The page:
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The “Visions of Sugarplums” Effect

Sometimes an observation is proven wrong with experience. I’m here to tell you that this one rings true again this year. Vacant stares, silly mistakes and absences seem to be the holiday norm right now at our factory. Needing or wanting to get more critical work done doesn’t matter, Christmas time’s a comin’. Here’s the yearly Christmas tale of woe.

I’m not sure it is mentioned in Business School, but the “visions of sugarplums” effect is a real thing during the holiday season.

Expect from many employees:

– Increased absences

– More mistakes

– Not listening to you

– Just not getting as much work done

– Blank stares

With visions of sugarplums dancing in your head, it isn’t easy to concentrate. Too much (or too little) holiday cheer whether in the form of liquid alcoholic refreshment or tankers of corn syrup and refined sugar or demanding relatives… Workers tend not to be at their best during the holiday season, and if you don’t plan for that, you are ho ho ho a fool. Asking for additional assistance from folks at this time of year is mostly a non-starter, you can ask but you are not likely to get.

Have a fun Christmas/Holiday Party (I’m not sure I can recommend that you imitate our Xmas parties of the early years of my company where among other things we danced on top of the dryer and used a baseball bat to smash homemade pinatas full of nips…) and just don’t expect too much this time of year or you’ll just be disappointed.

And while we are at it, what exactly is a “sugarplum?”  A sugar plum can be a piece of  dragee or hard candy made of hardened sugar in a small round or oval shape.

“Plum” in the name of this confection does not always mean plum in the sense of the fruit of the same name, but commonly refers to small size and spherical or oval shape. Traditional sugar plums often contained no fruit, but were instead hardened sugar balls. These hardened sugar balls were comfits, and often surrounded a seed, nut, or spice.

And why the visions of sugar plums? That is from the poem known commonly as “Twas the Night Before Christmas.”

A New York writer Henry “Harry” Livingston ”

Henry “Harry” Livingston who probably wrote “Twas the Night Before Christmas.”

actually is most like the author of this poem which includes the line “visions of sugarplums,” but Clement Clark Moore

Clement Clark Moore who took credit for “Twas the Night Before Christmas” but probably did not write it.

gets the credit for most of the past 100 years or so. Also you probably know it as “Twas the Night Before Christmas,” but that’s not the real name of the poem either.

A Visit from St. Nicholas

‘Twas the night before Christmas, when all through the house

Not a creature was stirring, not even a mouse;

The stockings were hung by the chimney with care,
In hopes that St. Nicholas soon would be there;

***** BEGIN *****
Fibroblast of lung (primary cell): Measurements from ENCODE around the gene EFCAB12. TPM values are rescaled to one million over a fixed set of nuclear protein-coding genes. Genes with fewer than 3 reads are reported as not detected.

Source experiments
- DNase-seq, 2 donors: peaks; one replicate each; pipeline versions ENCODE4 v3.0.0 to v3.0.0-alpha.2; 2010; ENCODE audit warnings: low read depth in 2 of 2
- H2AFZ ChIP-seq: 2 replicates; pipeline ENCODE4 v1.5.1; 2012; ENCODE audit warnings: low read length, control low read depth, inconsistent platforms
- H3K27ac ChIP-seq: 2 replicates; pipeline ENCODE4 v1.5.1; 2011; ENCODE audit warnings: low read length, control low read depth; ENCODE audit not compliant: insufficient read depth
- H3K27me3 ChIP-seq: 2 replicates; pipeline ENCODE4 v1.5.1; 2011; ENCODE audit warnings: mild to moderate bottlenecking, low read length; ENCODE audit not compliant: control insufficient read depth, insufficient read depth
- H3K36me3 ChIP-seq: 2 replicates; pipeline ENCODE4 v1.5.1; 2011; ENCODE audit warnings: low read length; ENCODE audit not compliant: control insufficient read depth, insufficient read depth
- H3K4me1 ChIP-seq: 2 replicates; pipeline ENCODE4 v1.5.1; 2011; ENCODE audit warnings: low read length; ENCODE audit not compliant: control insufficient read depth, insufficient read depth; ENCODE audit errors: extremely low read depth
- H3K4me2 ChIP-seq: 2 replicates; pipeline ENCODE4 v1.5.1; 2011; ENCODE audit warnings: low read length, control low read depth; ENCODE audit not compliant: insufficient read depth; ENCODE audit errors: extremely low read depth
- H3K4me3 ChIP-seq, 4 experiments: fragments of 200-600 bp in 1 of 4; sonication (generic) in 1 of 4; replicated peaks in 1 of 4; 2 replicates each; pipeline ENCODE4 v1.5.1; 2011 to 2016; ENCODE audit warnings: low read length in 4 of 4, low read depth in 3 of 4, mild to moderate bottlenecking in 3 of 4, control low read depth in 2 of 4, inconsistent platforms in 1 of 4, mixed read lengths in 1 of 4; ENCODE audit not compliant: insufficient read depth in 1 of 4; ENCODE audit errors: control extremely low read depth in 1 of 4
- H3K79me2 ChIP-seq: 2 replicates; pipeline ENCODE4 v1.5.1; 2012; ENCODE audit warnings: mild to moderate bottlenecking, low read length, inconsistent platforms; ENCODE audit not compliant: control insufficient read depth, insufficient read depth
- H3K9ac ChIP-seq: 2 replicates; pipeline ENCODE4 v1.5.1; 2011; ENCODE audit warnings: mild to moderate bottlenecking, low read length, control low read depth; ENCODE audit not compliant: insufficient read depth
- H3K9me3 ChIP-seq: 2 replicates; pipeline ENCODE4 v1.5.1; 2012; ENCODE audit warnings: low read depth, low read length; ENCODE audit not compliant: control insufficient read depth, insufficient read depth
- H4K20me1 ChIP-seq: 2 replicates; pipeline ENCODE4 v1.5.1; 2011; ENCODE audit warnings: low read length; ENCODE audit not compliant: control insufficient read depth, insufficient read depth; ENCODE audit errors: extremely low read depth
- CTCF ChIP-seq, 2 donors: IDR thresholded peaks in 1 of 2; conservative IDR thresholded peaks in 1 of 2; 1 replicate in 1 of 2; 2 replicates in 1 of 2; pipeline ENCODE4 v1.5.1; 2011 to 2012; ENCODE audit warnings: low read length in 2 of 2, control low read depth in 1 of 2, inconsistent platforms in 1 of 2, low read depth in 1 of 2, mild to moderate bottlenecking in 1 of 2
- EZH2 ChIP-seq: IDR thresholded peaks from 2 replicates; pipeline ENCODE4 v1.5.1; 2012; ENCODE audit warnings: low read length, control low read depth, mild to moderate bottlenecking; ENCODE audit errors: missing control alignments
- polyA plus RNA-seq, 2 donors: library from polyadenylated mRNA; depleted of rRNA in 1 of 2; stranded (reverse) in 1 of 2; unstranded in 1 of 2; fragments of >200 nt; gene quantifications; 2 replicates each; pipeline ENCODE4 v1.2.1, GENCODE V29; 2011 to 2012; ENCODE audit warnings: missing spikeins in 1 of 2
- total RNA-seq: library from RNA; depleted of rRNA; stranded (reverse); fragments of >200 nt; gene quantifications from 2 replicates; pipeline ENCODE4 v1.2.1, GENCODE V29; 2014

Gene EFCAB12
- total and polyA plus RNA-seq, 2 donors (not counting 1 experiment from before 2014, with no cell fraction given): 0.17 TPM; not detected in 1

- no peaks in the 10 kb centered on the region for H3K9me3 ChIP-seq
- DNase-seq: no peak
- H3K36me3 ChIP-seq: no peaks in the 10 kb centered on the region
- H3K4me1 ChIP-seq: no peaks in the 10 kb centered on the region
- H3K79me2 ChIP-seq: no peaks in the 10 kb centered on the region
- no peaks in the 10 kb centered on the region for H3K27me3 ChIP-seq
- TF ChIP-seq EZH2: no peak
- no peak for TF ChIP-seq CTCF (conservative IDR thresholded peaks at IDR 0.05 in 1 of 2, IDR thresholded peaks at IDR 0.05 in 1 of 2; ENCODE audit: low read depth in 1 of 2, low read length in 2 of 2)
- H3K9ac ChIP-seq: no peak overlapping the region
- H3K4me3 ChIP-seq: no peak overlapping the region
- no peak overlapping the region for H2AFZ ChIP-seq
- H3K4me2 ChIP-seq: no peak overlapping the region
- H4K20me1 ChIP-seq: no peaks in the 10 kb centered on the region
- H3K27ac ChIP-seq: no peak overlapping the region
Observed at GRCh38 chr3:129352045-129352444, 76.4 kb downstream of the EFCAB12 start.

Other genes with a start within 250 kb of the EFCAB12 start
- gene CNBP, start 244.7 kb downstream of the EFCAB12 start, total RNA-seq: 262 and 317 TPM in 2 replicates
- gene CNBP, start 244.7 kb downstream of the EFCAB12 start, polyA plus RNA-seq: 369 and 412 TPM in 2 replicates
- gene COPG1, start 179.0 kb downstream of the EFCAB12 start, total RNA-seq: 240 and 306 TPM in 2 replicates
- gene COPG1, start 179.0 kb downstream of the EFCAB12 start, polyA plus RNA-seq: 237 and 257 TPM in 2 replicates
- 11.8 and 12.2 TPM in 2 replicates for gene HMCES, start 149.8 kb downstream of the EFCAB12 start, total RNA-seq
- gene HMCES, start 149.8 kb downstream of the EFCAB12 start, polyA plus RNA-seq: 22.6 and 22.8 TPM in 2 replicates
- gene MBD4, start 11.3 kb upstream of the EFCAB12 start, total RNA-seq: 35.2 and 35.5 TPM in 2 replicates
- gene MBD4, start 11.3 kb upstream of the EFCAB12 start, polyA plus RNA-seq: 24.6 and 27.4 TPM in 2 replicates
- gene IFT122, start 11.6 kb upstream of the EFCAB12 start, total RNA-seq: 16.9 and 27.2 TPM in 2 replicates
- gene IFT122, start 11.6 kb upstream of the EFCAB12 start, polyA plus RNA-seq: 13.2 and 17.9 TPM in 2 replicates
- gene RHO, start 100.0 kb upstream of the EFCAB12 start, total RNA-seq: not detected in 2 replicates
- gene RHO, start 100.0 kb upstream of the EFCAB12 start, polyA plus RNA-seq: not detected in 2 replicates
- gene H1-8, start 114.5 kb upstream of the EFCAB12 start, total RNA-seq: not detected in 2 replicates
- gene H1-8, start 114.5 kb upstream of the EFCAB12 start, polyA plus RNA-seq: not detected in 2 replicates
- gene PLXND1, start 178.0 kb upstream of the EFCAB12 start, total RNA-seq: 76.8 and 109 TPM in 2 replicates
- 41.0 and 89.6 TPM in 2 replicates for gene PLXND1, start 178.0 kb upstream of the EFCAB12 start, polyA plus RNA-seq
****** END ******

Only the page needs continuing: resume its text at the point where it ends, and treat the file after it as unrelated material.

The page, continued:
The children were nestled all snug in their beds,
While visions of sugar-plums danced in their heads;
And mamma in her ’kerchief, and I in my cap,
Had just settled our brains for a long winter’s nap,
When out on the lawn there arose such a clatter,
I sprang from the bed to see what was the matter.
Away to the window I flew like a flash,
Tore open the shutters and threw up the sash.
The moon on the breast of the new-fallen snow
Gave the lustre of mid-day to objects below,
When, what to my wondering eyes should appear,
But a miniature sleigh, and eight tiny reindeer,
With a little old driver, so lively and quick,
I knew in a moment it must be St. Nick.
More rapid than eagles his coursers they came,
And he whistled, and shouted, and called them by name;
“Now, Dasher! now, Dancer! now, Prancer and Vixen!
On, Comet! on, Cupid! on, Donder and Blitzen!
To the top of the porch! to the top of the wall!
Now dash away! dash away! dash away all!”
As dry leaves that before the wild hurricane fly,
When they meet with an obstacle, mount to the sky;
So up to the house-top the coursers they flew,
With the sleigh full of Toys, and St. Nicholas too.
And then, in a twinkling, I heard on the roof
The prancing and pawing of each little hoof.
As I drew in my head, and was turning around,
Down the chimney St. Nicholas came with a bound.
He was dressed all in fur, from his head to his foot,
And his clothes were all tarnished with ashes and soot;
A bundle of Toys he had flung on his back,
And he looked like a pedler just opening his pack.
His eyes—how they twinkled! his dimples how merry!
His cheeks were like roses, his nose like a cherry!
His droll little mouth was drawn up like a bow
And the beard of his chin was as white as the snow;
The stump of a pipe he held tight in his teeth,
And the smoke it encircled his head like a wreath;
He had a broad face and a little round belly,
That shook when he laughed, like a bowlful of jelly.
He was chubby and plump, a right jolly old elf,
And I laughed when I saw him, in spite of myself;
A wink of his eye and a twist of his head,
Soon gave me to know I had nothing to dread;
He spoke not a word, but went straight to his work,
And filled all the stockings; then turned with a jerk,
And laying his finger aside of his nose,
And giving a nod, up the chimney he rose;
He sprang to his sleigh, to his team gave a whistle,
And away they all flew like the down of a thistle,
But I heard him exclaim, ere he drove out of sight,
“Happy Christmas to all, and to all a good-night.”


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